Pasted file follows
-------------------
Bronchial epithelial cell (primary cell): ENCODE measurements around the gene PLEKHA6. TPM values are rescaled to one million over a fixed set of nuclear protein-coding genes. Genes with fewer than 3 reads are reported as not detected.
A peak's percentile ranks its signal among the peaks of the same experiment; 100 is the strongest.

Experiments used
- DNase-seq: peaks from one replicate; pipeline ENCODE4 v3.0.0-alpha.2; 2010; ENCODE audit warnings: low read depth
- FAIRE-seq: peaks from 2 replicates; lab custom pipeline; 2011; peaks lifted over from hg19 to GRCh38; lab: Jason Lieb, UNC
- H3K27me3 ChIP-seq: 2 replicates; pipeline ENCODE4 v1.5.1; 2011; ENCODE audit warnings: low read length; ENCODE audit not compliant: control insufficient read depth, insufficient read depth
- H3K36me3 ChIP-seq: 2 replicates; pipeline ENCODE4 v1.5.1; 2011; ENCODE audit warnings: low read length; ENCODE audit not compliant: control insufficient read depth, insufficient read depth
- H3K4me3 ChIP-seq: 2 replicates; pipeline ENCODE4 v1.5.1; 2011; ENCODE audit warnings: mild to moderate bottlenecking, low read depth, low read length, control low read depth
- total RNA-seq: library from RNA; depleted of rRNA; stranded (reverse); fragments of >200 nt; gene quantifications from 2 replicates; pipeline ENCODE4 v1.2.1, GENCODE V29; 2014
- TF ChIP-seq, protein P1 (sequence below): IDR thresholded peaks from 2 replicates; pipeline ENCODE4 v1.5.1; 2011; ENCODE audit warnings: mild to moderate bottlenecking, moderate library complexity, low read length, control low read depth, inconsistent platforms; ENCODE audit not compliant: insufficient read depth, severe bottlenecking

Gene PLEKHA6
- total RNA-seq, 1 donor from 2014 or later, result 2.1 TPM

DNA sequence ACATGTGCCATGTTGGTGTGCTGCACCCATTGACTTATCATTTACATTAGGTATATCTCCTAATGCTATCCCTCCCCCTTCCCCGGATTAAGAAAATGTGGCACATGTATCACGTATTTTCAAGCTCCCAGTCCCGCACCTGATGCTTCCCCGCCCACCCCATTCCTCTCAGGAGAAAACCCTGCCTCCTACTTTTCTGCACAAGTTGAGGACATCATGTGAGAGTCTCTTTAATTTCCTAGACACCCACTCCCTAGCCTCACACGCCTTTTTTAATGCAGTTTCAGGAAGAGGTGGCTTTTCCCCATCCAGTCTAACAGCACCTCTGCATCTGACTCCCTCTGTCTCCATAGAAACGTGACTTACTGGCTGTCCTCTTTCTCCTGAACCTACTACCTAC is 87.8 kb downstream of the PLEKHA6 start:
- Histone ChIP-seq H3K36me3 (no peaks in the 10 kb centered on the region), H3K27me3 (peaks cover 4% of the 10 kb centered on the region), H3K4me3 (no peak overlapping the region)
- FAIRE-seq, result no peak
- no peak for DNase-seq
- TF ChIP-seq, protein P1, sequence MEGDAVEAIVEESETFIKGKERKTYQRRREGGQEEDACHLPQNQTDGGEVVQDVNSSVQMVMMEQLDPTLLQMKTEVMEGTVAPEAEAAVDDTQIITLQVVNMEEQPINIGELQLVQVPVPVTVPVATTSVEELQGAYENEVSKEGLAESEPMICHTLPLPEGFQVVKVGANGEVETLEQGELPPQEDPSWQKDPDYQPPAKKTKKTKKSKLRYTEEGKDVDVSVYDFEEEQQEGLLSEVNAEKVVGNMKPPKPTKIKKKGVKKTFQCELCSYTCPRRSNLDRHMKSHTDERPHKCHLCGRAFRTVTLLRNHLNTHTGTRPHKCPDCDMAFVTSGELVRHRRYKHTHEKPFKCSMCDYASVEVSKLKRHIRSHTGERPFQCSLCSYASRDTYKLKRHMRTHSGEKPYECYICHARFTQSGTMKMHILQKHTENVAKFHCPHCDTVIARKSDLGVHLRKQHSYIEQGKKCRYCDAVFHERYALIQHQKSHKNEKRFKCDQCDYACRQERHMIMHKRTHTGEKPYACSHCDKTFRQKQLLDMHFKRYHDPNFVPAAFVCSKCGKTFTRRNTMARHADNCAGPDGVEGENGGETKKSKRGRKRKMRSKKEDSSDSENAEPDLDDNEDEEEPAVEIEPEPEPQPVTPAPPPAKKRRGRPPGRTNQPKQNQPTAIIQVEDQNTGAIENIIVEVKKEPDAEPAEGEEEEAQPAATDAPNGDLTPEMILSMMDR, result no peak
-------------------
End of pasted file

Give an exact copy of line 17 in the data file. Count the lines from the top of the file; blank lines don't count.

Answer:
- TF ChIP-seq, protein P1, sequence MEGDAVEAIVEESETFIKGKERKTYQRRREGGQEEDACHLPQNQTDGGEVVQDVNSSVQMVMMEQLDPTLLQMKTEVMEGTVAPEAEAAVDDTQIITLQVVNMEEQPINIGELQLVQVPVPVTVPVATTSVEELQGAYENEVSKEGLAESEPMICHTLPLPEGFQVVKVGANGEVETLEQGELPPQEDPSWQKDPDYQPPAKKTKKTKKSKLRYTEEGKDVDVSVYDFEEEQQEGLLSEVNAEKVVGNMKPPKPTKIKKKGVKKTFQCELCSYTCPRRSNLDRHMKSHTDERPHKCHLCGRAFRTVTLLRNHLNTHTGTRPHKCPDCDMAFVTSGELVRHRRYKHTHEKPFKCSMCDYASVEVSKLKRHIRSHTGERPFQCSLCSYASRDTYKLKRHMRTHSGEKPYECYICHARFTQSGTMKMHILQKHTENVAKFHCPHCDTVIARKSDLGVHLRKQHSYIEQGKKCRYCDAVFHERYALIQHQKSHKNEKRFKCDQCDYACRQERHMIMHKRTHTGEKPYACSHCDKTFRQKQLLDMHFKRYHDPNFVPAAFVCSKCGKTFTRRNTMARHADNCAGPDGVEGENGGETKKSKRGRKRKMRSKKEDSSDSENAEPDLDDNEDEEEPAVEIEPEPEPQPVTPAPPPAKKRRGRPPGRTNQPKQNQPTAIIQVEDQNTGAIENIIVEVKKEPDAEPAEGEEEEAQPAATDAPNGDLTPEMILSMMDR, result no peak